Reliance on postemergence herbicides has lead to resistance,
calling for the return of residual herbicides to
By Dr. Jason Ferrell
The 1990s proved to be an era when postemergence herbicides with unparalleled efficacy and crop safety entered the market. These new postemergence herbicides controlled a wide variety of weeds, and in some cases, even provided lengthy residual control. No longer were producers required to apply herbicides at planting, perform in-season tillage or spray postemergence herbicides on extremely small weeds.
But just as the 1990s will be remembered as the decade of new postemergence herbicides, the 2000s will be known as the decade of resistance.
Time and experience have taught us that opposition to change is a recipe for resistant weeds. A diverse herbicide strategy that utilizes multiple mechanisms of action is now required, regardless of whether resistance is currently present.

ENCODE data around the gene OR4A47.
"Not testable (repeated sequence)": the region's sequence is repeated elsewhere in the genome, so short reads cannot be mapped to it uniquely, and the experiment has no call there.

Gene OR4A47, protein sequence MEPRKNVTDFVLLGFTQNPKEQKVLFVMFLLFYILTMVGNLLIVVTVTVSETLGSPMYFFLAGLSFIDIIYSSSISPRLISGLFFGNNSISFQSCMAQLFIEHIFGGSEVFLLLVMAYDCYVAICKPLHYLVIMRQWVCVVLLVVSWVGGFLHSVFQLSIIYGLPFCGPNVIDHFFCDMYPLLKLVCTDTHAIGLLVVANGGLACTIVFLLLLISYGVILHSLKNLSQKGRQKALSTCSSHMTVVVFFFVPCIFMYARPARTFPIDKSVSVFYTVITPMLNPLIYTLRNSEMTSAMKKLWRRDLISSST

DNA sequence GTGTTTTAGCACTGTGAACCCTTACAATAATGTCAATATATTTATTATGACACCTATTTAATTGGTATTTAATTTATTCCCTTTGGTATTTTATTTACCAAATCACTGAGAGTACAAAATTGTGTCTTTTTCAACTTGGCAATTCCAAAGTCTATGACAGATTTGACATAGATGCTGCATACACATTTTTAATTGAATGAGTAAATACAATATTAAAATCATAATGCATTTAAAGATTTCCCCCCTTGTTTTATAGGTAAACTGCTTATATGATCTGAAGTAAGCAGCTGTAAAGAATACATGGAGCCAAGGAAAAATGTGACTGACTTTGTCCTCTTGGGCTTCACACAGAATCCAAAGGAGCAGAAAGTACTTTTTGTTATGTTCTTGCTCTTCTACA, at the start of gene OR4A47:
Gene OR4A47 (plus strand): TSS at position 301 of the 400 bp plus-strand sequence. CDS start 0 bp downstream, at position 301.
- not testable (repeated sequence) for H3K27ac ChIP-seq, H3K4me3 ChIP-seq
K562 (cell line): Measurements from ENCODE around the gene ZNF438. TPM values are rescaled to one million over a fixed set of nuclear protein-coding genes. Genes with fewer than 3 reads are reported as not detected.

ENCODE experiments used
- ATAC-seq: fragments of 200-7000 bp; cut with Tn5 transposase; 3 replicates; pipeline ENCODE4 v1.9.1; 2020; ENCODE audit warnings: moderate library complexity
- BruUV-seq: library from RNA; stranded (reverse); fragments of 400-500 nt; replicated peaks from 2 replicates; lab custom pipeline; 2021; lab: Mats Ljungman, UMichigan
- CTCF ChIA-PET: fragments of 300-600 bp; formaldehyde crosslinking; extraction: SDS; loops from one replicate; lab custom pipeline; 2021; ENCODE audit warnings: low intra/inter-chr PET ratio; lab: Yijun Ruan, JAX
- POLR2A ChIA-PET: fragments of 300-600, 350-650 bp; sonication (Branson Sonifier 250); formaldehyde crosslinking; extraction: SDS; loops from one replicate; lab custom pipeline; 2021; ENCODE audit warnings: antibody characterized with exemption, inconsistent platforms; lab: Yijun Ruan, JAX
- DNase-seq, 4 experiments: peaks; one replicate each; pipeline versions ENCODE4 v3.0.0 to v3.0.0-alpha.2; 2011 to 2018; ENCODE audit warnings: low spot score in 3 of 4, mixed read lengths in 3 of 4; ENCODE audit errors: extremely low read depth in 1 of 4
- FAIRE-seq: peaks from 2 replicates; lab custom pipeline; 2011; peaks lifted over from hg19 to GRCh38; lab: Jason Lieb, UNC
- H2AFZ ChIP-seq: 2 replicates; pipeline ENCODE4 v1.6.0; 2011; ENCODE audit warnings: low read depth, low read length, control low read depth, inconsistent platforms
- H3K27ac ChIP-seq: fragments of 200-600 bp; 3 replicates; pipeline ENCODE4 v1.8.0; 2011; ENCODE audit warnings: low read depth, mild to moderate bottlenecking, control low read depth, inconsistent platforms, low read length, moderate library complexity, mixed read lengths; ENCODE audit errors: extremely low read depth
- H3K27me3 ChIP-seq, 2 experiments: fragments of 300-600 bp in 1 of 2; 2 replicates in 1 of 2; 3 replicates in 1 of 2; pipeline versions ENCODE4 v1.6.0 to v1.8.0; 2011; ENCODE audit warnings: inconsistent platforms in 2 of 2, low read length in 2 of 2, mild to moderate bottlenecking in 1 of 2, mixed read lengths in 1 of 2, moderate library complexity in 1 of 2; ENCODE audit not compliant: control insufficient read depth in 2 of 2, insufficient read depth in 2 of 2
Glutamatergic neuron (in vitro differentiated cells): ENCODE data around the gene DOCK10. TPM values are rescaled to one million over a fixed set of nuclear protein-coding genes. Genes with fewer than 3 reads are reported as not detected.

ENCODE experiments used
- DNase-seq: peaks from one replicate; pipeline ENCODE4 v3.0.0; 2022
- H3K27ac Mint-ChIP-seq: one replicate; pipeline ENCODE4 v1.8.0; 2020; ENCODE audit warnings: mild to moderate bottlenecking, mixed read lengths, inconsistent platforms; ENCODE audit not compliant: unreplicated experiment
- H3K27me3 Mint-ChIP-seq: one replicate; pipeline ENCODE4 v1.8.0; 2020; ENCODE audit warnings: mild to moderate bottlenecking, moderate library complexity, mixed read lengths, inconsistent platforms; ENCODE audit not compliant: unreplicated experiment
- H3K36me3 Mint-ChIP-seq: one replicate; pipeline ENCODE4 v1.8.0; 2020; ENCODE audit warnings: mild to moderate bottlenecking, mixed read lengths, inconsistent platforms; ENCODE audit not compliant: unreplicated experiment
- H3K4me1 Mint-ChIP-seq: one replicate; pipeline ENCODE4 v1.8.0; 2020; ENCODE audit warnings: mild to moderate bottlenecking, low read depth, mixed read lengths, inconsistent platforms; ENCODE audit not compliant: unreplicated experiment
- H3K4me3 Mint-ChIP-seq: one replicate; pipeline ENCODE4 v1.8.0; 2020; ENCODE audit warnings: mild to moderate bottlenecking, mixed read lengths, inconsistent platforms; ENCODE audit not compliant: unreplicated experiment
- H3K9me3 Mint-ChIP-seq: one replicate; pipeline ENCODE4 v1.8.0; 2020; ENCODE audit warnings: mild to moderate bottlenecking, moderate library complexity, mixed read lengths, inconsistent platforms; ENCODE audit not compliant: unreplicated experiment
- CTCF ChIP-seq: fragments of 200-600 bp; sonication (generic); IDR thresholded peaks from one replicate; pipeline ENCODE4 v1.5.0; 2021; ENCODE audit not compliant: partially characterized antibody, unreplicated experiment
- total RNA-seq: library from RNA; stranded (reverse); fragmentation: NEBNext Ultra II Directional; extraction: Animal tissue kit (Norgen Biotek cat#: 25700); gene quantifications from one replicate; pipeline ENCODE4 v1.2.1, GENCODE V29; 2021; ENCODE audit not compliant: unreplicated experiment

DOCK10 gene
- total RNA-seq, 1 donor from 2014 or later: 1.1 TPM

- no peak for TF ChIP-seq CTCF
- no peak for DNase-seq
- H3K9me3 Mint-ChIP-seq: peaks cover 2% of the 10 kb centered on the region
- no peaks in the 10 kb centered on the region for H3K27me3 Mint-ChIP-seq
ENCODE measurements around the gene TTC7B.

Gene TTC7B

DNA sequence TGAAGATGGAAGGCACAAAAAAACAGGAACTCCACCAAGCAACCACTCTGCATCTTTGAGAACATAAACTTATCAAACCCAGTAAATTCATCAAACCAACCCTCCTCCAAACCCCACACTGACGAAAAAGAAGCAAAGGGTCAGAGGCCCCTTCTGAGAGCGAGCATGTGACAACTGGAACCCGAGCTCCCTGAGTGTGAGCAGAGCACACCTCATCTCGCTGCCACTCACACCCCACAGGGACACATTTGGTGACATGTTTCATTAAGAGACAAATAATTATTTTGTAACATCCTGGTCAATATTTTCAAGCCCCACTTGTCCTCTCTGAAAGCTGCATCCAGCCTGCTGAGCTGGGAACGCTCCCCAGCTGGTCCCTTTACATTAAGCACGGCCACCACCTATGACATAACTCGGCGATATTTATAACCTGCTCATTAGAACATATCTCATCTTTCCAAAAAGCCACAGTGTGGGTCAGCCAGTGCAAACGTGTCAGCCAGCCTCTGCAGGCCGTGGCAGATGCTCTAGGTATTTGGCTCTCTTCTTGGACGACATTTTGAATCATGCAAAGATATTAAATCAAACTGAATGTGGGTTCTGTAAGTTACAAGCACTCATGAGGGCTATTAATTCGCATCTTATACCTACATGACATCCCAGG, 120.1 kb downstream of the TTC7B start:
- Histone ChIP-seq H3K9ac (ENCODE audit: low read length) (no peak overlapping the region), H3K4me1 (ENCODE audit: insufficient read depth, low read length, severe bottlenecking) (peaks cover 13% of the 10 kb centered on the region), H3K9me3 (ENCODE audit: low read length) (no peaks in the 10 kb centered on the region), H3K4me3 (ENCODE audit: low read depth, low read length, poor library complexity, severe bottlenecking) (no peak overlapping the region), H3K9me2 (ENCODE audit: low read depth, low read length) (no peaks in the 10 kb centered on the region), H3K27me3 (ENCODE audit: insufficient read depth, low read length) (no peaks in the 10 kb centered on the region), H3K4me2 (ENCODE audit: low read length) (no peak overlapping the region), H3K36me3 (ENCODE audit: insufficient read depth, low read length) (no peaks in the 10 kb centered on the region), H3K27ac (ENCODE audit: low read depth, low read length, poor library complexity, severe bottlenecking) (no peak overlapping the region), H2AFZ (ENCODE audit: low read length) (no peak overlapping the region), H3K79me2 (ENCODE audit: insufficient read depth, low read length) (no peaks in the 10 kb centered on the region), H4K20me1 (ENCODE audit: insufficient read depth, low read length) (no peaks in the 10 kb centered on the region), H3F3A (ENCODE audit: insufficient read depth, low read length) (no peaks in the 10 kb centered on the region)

The best way to develop a more diverse herbicide strategy is to resume use of the highly effective preemergence herbicides that are available (see table). Not only will these herbicides provide effective weed control, but many have a low probability of resistance. Although these herbicides may require a greater investment “up front,” they will pay great dividends by preventing resistance and providing excellent weed control.
Unlike the postemergence herbicides, most soil-applied herbicides
must be activated to work. A rainfall or irrigation of .5 to 1 inch is
needed within seven to 10 days after application. Dryland peanut fields
should not be treated with a soil-applied herbicide if there is no possibility
for rain within seven days of application.